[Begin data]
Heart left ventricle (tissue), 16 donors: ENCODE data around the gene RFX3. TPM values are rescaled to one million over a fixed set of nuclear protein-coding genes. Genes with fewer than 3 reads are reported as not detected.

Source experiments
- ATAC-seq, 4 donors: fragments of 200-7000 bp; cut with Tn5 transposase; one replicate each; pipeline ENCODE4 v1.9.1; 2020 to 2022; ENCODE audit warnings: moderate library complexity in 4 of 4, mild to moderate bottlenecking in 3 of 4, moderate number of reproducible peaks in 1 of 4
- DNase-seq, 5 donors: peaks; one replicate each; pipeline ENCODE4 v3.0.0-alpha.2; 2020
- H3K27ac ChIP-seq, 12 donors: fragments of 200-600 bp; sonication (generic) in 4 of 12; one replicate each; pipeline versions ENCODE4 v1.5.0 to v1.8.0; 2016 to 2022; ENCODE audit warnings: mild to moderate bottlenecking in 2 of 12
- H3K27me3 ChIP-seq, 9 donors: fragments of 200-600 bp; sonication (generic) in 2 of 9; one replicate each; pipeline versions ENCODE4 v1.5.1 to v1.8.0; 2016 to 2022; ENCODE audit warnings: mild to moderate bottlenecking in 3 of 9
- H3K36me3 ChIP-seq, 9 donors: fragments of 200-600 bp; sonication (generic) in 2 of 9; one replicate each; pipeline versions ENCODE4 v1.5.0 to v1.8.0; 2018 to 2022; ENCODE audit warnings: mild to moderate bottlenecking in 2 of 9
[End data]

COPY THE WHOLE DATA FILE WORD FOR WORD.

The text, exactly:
Heart left ventricle (tissue), 16 donors: ENCODE data around the gene RFX3. TPM values are rescaled to one million over a fixed set of nuclear protein-coding genes. Genes with fewer than 3 reads are reported as not detected.

Source experiments
- ATAC-seq, 4 donors: fragments of 200-7000 bp; cut with Tn5 transposase; one replicate each; pipeline ENCODE4 v1.9.1; 2020 to 2022; ENCODE audit warnings: moderate library complexity in 4 of 4, mild to moderate bottlenecking in 3 of 4, moderate number of reproducible peaks in 1 of 4
- DNase-seq, 5 donors: peaks; one replicate each; pipeline ENCODE4 v3.0.0-alpha.2; 2020
- H3K27ac ChIP-seq, 12 donors: fragments of 200-600 bp; sonication (generic) in 4 of 12; one replicate each; pipeline versions ENCODE4 v1.5.0 to v1.8.0; 2016 to 2022; ENCODE audit warnings: mild to moderate bottlenecking in 2 of 12
- H3K27me3 ChIP-seq, 9 donors: fragments of 200-600 bp; sonication (generic) in 2 of 9; one replicate each; pipeline versions ENCODE4 v1.5.1 to v1.8.0; 2016 to 2022; ENCODE audit warnings: mild to moderate bottlenecking in 3 of 9
- H3K36me3 ChIP-seq, 9 donors: fragments of 200-600 bp; sonication (generic) in 2 of 9; one replicate each; pipeline versions ENCODE4 v1.5.0 to v1.8.0; 2018 to 2022; ENCODE audit warnings: mild to moderate bottlenecking in 2 of 9